Over the last few weeks, we've been sharing some of the many 2020 Tiny Desk Contest entries that have caught our eyes and ears. We recently extended our deadline for entries: You now have until until 11:59 p.m. ET on April 27 to enter the Contest.

One silver lining during this isolated reality is that new music is flowing like wine these days. Some artists are moving up album release dates while others are previewing long-held tracks on Instagram Live, Twitter and Soundcloud. Like many things we used to take for granted, the need for good music has never felt more urgent and we're indebted to these creatives who are getting the itch to share.

When the Tiny Desk Contest team is looking through entry videos, we're often impressed by where artists take us. This year, for example, we've already seen a brass band performing in a forest (using a redwood stump as a desk), a small orchestra stuffed into an office space and a lot of plants.

Mental escapes can take many different forms — settling deep into a calming meditation, binging Netflix's Tiger King in one chaotic seven-hour sitting — but for me, borderless music exploration always conjures up the type of daydreams and adventures my brain really wraps itself around.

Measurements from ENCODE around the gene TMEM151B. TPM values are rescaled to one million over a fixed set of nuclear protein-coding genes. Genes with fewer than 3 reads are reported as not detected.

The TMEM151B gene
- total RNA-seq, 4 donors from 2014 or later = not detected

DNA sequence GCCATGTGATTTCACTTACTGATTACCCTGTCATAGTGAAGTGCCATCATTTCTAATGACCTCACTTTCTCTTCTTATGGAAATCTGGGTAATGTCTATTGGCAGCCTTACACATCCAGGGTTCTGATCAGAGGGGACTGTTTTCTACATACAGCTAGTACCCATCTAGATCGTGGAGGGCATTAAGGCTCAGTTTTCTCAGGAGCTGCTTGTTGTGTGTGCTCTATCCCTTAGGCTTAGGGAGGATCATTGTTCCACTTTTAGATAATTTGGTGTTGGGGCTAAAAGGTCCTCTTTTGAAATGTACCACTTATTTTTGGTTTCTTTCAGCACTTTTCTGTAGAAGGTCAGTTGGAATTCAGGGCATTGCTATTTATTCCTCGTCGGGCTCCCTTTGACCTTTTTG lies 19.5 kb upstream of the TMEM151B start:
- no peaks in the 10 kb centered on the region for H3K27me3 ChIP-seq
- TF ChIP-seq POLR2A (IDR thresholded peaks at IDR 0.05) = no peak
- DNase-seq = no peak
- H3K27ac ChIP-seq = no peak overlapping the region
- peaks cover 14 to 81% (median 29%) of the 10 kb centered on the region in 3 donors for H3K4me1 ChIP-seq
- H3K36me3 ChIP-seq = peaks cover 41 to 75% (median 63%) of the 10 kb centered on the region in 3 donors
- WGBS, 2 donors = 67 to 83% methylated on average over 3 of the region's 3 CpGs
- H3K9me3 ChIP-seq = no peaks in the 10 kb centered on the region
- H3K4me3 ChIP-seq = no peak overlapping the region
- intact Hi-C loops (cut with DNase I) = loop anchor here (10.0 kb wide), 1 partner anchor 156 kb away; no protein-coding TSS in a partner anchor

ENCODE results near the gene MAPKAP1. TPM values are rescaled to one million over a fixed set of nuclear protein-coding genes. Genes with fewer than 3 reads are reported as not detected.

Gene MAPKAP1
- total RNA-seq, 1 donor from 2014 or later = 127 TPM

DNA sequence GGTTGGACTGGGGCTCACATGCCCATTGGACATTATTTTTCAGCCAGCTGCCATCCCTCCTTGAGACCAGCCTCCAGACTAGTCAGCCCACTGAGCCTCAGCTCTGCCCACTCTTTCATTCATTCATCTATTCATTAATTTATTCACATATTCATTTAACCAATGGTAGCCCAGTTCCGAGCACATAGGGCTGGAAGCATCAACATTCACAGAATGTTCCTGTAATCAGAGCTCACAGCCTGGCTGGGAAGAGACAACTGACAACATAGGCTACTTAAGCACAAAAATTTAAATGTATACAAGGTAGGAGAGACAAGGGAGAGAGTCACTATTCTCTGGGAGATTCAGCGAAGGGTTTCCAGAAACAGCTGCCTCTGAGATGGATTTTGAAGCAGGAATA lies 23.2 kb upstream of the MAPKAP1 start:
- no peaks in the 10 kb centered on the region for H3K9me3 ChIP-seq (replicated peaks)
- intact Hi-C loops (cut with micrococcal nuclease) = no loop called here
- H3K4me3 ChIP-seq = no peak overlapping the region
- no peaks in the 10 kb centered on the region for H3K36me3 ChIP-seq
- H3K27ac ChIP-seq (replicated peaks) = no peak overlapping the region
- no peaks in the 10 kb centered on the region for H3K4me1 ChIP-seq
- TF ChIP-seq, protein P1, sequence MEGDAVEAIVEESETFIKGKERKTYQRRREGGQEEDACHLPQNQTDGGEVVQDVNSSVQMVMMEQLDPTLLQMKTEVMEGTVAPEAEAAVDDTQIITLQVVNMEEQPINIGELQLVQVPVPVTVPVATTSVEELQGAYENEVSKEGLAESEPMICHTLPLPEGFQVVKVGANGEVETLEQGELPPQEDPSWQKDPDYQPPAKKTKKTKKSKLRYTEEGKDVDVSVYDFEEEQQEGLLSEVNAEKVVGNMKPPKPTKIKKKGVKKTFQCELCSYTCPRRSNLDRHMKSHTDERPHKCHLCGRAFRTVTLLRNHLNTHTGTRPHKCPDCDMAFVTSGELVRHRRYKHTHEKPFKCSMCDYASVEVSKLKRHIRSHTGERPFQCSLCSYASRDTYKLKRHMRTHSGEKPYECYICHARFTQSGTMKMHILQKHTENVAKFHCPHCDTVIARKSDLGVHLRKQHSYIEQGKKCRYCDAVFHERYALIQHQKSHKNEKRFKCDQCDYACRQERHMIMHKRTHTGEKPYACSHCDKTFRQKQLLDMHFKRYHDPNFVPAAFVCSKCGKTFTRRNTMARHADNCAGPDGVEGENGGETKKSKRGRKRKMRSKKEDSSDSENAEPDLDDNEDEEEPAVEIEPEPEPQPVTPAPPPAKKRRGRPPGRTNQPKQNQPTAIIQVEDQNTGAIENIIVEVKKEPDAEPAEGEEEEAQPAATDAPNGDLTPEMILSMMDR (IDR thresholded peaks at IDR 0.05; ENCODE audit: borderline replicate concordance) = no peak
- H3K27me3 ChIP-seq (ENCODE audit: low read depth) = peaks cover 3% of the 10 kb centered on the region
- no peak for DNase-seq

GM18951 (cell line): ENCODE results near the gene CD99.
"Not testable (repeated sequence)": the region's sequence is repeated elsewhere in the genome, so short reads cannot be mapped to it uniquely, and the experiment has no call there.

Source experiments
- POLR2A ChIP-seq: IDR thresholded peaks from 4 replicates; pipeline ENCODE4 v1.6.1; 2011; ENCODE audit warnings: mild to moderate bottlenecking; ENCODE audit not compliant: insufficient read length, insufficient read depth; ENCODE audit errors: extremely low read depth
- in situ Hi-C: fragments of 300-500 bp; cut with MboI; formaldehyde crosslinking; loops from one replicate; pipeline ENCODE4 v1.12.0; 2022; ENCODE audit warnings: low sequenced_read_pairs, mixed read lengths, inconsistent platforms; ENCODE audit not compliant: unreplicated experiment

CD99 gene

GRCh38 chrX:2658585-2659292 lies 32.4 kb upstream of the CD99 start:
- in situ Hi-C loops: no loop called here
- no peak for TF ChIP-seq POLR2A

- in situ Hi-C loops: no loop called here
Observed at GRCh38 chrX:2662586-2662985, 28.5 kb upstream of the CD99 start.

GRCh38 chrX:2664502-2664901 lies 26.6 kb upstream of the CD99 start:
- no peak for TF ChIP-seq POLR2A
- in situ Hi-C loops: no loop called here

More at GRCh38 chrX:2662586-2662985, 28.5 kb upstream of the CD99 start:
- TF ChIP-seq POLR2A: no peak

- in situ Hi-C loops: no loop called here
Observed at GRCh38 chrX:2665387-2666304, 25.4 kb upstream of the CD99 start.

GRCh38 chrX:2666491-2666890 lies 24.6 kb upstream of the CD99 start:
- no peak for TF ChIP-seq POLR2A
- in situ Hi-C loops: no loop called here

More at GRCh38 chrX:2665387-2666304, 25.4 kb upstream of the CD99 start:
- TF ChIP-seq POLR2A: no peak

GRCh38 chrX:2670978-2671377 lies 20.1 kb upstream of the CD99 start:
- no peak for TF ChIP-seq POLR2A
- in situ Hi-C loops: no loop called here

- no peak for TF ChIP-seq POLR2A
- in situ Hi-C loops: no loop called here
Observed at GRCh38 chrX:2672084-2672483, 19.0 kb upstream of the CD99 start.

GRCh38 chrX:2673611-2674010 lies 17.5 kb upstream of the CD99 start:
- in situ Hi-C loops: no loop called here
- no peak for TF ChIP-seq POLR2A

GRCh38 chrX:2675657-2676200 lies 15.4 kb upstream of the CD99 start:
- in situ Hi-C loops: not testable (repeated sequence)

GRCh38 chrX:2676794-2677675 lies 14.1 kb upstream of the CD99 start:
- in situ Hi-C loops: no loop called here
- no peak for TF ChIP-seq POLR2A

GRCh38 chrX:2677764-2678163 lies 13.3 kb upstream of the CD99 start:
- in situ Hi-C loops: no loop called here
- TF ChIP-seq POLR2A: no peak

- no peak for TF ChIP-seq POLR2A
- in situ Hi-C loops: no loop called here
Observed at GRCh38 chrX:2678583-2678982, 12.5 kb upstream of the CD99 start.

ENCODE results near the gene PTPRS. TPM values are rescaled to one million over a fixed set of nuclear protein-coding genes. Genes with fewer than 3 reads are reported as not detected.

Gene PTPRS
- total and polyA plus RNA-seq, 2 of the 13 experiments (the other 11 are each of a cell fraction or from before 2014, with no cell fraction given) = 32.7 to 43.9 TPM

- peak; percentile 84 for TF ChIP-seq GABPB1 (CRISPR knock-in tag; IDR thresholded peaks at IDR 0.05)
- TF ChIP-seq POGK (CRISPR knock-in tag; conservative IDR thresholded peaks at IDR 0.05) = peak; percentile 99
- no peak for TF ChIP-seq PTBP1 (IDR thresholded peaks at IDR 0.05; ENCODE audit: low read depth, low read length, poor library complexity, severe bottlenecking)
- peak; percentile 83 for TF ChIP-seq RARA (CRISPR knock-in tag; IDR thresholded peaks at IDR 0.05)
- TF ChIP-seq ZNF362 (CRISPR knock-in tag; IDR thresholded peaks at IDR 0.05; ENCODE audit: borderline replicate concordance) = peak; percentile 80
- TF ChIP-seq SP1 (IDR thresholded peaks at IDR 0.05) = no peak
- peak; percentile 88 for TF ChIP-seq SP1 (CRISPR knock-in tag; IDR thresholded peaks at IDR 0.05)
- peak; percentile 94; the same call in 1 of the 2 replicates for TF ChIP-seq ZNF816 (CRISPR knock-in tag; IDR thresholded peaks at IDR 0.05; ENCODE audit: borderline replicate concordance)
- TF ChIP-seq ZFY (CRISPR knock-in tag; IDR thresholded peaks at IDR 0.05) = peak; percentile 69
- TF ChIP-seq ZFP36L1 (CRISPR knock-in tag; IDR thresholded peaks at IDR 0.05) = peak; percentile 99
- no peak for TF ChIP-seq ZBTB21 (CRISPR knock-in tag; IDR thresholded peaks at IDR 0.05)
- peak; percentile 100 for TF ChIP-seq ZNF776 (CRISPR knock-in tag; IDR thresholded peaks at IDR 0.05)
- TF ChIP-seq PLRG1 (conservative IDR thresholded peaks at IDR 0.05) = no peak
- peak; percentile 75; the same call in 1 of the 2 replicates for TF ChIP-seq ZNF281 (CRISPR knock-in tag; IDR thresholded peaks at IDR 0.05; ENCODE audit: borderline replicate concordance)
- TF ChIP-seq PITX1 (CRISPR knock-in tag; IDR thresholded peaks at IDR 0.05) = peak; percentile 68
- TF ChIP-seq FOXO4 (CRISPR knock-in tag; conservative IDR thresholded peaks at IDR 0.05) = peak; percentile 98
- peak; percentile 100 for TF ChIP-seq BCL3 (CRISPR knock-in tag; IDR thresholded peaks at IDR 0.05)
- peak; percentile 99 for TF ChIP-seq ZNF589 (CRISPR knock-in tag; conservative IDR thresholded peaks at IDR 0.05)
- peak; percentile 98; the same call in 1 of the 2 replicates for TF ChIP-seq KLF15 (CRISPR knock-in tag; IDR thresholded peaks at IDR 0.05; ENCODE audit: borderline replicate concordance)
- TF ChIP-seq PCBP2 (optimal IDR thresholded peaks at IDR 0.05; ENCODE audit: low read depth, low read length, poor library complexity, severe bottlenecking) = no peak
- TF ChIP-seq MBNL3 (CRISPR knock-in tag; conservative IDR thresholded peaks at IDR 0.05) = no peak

This is the most engaging song by Bob Dylan I've heard in decades. As someone who grew up in the era of President Kennedy's assassination, the portrait Dylan paints in "Murder Most Foul" is extraordinary, and takes me back to those days, to my memories of a nation overwhelmed by grief. There's something eerie about this song coming out at this precise moment.

Throughout the next few months, we'll be sharing some of the many 2020 Tiny Desk Contest entries that have caught our eyes and ears. We recently extended our deadline for entries: You now have until until 11:59 p.m. ET on April 27 to enter the Contest.

"Nothing to be done."

Estragon's opening line from Waiting for Godot has been spooling around like a tape loop, decaying yet cacophonous, in my head all week. Revisiting a dog-eared copy from high school, Samuel Beckett's play reads like the same piece of music played in two noise-canceled rooms — we the audience experience a melody waver in discord, briefly align, turn out of sorts, and on and on.

When parts of your world seem unfathomable, music always makes sense. Whether it's a comeback from a dark horse R&B crooner, a surprise drop from a storied rap rule-breaker, a subtle warning from a blossoming soul protege or some island-sourced reggae fire, the songs that take us out of reality for a few minutes at a time are more necessary now than ever.